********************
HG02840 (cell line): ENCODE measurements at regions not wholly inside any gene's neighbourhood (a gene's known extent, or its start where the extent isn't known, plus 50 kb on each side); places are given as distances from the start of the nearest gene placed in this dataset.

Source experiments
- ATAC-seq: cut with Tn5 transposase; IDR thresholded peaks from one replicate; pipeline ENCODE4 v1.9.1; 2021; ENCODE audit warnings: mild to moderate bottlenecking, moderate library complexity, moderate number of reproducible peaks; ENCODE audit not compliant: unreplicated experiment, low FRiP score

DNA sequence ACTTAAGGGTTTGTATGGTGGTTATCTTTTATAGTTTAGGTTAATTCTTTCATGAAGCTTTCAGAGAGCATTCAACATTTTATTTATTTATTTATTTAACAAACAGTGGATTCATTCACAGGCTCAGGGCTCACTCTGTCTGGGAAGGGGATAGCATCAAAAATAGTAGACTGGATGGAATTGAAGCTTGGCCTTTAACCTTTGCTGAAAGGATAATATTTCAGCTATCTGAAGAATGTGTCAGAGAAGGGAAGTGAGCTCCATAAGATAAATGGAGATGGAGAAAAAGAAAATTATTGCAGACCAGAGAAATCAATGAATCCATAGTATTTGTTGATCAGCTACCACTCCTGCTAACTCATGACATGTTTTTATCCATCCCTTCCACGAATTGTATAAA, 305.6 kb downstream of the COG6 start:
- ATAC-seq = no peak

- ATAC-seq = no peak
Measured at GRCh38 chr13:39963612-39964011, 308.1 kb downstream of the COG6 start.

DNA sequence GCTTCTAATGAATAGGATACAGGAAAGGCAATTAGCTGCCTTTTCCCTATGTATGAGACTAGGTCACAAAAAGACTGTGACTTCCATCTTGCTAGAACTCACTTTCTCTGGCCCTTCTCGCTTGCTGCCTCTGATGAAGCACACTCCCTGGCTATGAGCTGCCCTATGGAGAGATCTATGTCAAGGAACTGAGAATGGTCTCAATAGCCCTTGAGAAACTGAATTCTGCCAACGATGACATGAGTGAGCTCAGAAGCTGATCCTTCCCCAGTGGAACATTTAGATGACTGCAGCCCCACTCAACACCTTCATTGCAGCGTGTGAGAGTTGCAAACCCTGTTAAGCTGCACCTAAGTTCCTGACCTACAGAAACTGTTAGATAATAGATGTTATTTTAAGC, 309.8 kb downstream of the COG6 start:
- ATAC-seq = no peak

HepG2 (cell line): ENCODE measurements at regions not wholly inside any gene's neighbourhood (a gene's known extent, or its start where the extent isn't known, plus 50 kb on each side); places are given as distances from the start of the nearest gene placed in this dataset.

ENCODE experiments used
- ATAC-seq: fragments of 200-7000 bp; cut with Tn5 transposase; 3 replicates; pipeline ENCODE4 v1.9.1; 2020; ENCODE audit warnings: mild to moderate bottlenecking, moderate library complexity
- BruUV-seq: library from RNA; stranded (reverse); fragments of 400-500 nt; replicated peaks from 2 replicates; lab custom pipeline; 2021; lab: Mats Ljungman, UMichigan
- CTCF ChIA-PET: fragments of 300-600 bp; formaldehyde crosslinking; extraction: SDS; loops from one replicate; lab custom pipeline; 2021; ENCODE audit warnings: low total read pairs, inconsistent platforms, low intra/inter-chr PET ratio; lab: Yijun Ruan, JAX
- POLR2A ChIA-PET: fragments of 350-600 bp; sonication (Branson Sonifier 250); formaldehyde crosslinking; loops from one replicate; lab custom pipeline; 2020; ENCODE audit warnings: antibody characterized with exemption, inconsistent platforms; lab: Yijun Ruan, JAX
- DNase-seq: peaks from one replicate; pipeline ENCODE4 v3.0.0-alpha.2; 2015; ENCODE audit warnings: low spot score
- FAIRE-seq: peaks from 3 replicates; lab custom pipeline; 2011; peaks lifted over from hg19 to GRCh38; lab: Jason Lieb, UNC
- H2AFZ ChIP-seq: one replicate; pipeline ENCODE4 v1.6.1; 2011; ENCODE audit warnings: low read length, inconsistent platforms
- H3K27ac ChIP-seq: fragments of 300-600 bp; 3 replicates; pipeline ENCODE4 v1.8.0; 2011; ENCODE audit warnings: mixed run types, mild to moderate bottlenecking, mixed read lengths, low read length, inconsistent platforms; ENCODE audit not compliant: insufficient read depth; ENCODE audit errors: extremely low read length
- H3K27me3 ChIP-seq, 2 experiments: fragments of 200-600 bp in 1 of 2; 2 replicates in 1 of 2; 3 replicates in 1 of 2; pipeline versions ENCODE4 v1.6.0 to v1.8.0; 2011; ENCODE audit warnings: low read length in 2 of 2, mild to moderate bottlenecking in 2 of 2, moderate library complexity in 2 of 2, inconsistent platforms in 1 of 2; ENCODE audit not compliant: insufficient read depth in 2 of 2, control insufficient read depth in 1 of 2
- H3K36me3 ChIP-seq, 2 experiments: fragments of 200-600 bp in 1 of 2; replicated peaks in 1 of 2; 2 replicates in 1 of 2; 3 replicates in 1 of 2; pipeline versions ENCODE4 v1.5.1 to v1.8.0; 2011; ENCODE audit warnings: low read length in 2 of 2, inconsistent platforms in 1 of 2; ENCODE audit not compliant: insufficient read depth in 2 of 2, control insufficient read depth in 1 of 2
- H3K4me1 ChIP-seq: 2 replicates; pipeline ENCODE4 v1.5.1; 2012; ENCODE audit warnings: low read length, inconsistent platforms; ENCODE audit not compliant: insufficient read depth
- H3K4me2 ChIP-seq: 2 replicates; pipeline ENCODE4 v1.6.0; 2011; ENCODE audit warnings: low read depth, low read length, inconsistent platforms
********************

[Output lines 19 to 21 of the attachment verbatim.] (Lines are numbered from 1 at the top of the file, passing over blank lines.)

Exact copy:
- H3K27ac ChIP-seq: fragments of 300-600 bp; 3 replicates; pipeline ENCODE4 v1.8.0; 2011; ENCODE audit warnings: mixed run types, mild to moderate bottlenecking, mixed read lengths, low read length, inconsistent platforms; ENCODE audit not compliant: insufficient read depth; ENCODE audit errors: extremely low read length
- H3K27me3 ChIP-seq, 2 experiments: fragments of 200-600 bp in 1 of 2; 2 replicates in 1 of 2; 3 replicates in 1 of 2; pipeline versions ENCODE4 v1.6.0 to v1.8.0; 2011; ENCODE audit warnings: low read length in 2 of 2, mild to moderate bottlenecking in 2 of 2, moderate library complexity in 2 of 2, inconsistent platforms in 1 of 2; ENCODE audit not compliant: insufficient read depth in 2 of 2, control insufficient read depth in 1 of 2
- H3K36me3 ChIP-seq, 2 experiments: fragments of 200-600 bp in 1 of 2; replicated peaks in 1 of 2; 2 replicates in 1 of 2; 3 replicates in 1 of 2; pipeline versions ENCODE4 v1.5.1 to v1.8.0; 2011; ENCODE audit warnings: low read length in 2 of 2, inconsistent platforms in 1 of 2; ENCODE audit not compliant: insufficient read depth in 2 of 2, control insufficient read depth in 1 of 2